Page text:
The role of IT has shifted from infrastructure to being a core part of businesses, emphasizing the contribution of IT in customer experience. Thomas Saueressig, chief information officer at SAP, tells CXOTalk how disruption in information technologies has led to serving customers with a global centralized cloud infrastructure.

“We wanted to centralize all the global cloud infrastructure of SAP and, likewise, we also went with the multi-cloud strategy, which means we partnered strategically with Microsoft Azure, with Google Cloud Platform, and with AWS. When you adopt software-as-a-service solutions, actually, in a company, you can also, for sure, free up capacity, which you can then leverage for these additional tasks,” Saueressig says. “I think an IT organization should be the best prepared to think about how I can use technology in a smart way for greater impact to the company and to the customer.”

Saueressig is CIO, Senior Vice President, Global Head of IT Services and a member of the SAP Chief Technology Officer circle. In his role as SAP CIO, he represents the entire IT organization internally and externally and is actively rejuvenating the IT organization to become agile, user-centric and business driven with a cloud first approach. He was named in the renowned Fortune 40 under 40 list and holds an executive MBA Mannheim Business School (Germany) and ESSEC (France).

This video was recorded at SAPPHIRE NOW 2018 as part of the SAP Select program with SAP's top customers, discussing the topic of Intelligent Enterprise.

 

Transcript

Michael Krigsman: We are live from Sapphire Now 2018 in Orlando, Florida. I'm Michael Krigsman. I'm an industry analyst and the host of CxOTalk. I am delighted right now to speak with the chief information officer of SAP, Thomas Saueressig. Hey, Thomas; how are you?

Thomas Saueressig: Nice to meet you, Michael.

Michael Krigsman: Tell us about your role as CIO.

Thomas Saueressig: Yeah, so the role, actually, fundamentally changed in the last couple of months, quite significantly, because if you think about all this move to the cloud, I think you recognize IT is actually becoming part of the core value chain of the company and also, actually, quite frankly, part of the product itself. Now, I'm also responsible for the customer experience of SAP from a technology perspective and the global cloud infrastructure of SAP. All our 150 million users of SAP are run by my IT organization, 22 U.S. … (indiscernible, 0:00:59) operations as well.

Michael Krigsman: The role of IT has dramatically shifted from, say, infrastructure to now where you're an integral part of the customer-facing product and operations of SAP as an organization.

Thomas Saueressig: Absolutely. You're spot on. That is exactly the point. I believe, from an SAP IT perspective, we actually influence the product strategy and are part of the product: two examples of what we do. On the one hand, as a customer, if you purchase Concur, Fieldglass, Ariba, S4, C4/HANA, and the likes, we need to ensure that all of this is working in harmony and that we can provision it everywhere around the globe, and you have great performance. As we run, we have so much insight into the portfolio and into the integration topics, we actually defined, for instance, the integration from Ariba to S4. This integration was defined by the IT organization and is now the standard integration of SAP itself.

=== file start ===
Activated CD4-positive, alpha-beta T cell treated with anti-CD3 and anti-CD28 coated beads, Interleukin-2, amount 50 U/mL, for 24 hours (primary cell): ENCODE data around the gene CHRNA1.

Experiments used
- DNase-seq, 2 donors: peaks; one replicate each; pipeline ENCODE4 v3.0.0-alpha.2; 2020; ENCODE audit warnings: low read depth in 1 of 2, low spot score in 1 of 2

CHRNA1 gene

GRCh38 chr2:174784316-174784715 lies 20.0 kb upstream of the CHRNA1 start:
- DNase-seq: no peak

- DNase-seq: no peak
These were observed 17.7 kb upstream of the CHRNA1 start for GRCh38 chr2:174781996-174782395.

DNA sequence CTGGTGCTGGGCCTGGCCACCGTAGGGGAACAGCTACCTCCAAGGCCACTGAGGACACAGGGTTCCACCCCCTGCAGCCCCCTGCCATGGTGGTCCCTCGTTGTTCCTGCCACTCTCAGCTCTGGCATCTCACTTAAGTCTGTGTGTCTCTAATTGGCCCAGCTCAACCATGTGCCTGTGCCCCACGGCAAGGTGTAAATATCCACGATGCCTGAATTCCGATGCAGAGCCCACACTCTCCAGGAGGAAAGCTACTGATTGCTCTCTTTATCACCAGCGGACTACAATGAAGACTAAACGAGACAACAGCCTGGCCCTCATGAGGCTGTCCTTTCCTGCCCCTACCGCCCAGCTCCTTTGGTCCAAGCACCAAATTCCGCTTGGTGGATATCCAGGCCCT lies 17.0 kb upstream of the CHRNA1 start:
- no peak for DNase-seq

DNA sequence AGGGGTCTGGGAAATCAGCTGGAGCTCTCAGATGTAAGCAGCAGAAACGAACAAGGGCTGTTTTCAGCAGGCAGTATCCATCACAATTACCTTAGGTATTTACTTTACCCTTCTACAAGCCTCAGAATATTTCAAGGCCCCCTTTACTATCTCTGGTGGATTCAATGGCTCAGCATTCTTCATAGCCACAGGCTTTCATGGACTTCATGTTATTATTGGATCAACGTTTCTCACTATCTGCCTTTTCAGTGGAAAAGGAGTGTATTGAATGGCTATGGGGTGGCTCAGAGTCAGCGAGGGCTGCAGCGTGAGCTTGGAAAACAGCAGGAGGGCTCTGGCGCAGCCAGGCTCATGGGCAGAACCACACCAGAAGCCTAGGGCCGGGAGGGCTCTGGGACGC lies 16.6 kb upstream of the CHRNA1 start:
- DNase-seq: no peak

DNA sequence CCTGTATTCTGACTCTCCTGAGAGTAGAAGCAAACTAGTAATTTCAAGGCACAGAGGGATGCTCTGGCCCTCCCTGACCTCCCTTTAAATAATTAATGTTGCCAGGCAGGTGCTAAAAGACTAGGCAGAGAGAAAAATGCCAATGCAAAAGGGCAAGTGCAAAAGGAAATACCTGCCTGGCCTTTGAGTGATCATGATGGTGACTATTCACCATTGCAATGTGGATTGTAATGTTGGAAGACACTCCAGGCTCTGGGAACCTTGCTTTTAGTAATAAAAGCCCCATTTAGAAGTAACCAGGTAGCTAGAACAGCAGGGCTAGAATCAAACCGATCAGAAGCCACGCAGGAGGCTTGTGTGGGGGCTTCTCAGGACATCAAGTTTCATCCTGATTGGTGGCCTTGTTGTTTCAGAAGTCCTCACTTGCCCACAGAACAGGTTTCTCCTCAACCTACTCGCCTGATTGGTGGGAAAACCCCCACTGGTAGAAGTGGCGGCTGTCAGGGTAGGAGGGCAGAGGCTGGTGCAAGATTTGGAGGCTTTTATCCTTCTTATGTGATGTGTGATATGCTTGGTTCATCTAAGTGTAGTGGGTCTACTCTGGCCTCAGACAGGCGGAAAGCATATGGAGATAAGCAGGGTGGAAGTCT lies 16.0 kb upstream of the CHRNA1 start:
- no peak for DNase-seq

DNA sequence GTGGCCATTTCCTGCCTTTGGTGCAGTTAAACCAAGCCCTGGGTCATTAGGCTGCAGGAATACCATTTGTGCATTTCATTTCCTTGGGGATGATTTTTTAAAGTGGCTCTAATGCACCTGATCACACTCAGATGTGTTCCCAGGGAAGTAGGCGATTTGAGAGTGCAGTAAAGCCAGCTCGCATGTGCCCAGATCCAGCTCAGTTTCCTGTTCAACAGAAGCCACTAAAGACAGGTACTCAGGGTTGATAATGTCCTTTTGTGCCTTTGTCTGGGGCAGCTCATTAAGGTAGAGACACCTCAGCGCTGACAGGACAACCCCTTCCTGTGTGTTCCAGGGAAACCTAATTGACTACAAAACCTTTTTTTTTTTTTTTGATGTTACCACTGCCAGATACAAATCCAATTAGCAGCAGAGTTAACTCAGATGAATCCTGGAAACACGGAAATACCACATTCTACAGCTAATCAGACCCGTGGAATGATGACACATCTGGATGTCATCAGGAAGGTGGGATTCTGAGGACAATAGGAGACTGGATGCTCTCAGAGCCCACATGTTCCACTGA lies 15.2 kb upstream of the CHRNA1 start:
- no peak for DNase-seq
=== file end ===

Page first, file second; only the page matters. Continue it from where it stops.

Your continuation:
Michael Krigsman: That's very unusual because we think of IT as being internally focused on the infrastructure, and it's very unusual for product infrastructure to be part of the IT organization.

Thomas Saueressig: Yeah. Basically, we have two reasons why we did that. The first reason was, we wanted to centralize all the global cloud infrastructure of SAP and, likewise, we also went with the multi-cloud strategy, which means we partnered strategically with Microsoft Azure, with Google Cloud Platform, and with AWS. When you adopt software-as-a-service solutions, actually, in a company, you can also, for sure, free up capacity, which you can then leverage for these additional tasks.

Michael Krigsman: What are the drivers that make IT relevant?

Thomas Saueressig: I think an IT organization should be the best prepared to think about how I can use technology in a smart way for greater impact to the company and to the customer. The IT organization also needs to rethink their role, getting away from the classic auto ticker, which they were in the past, to also proactively really see how they can make use out of the new technology because, talking about artificial intelligence, talking about augmented reality, talking about also blockchain and the likes, fundamentally exciting technologies, but it's important that you put it in the right business perspective to think about how you can, instead, improve, at the end of the day, the value to the customer.

Michael Krigsman: The coming together of business and IT, digital seems to be the driver that enables this. Maybe you can explain why digital creates this opportunity for IT.

Thomas Saueressig: I'll give you some examples. We have customers who sell, basically, heating solutions in Europe. But, fundamentally, instead of just selling the heater, they basically sell the entire maintenance on a regular basis, but also now think about in every house you have heaters. Think about the smart home topic now. They are in every home already because every home has a heater. This is a totally different business model thinking about smart homes

Michael Krigsman: We are live from Sapphire Now 2018 in Orlando, Florida. I'm Michael Krigsman. I'm an industry analyst and the host of CxOTalk. I am delighted right now to speak with the chief information officer of SAP, Thomas Saueressig. Hey, Thomas; how are you?

Thomas Saueressig: Nice to meet you, Michael.

Michael Krigsman: Tell us about your role as CIO.

Thomas Saueressig: Yeah, so the role, actually, fundamentally changed in the last couple of months, quite significantly, because if you think about all this move to the cloud, I think you recognize IT is actually becoming part of the core value chain of the company and also, actually, quite frankly, part of the product itself. Now, I'm also responsible for the customer experience of SAP from a technology perspective and the global cloud infrastructure of SAP. All our 150 million users of SAP are run by my IT organization, 22 U.S. … (indiscernible, 0:00:59) operations as well.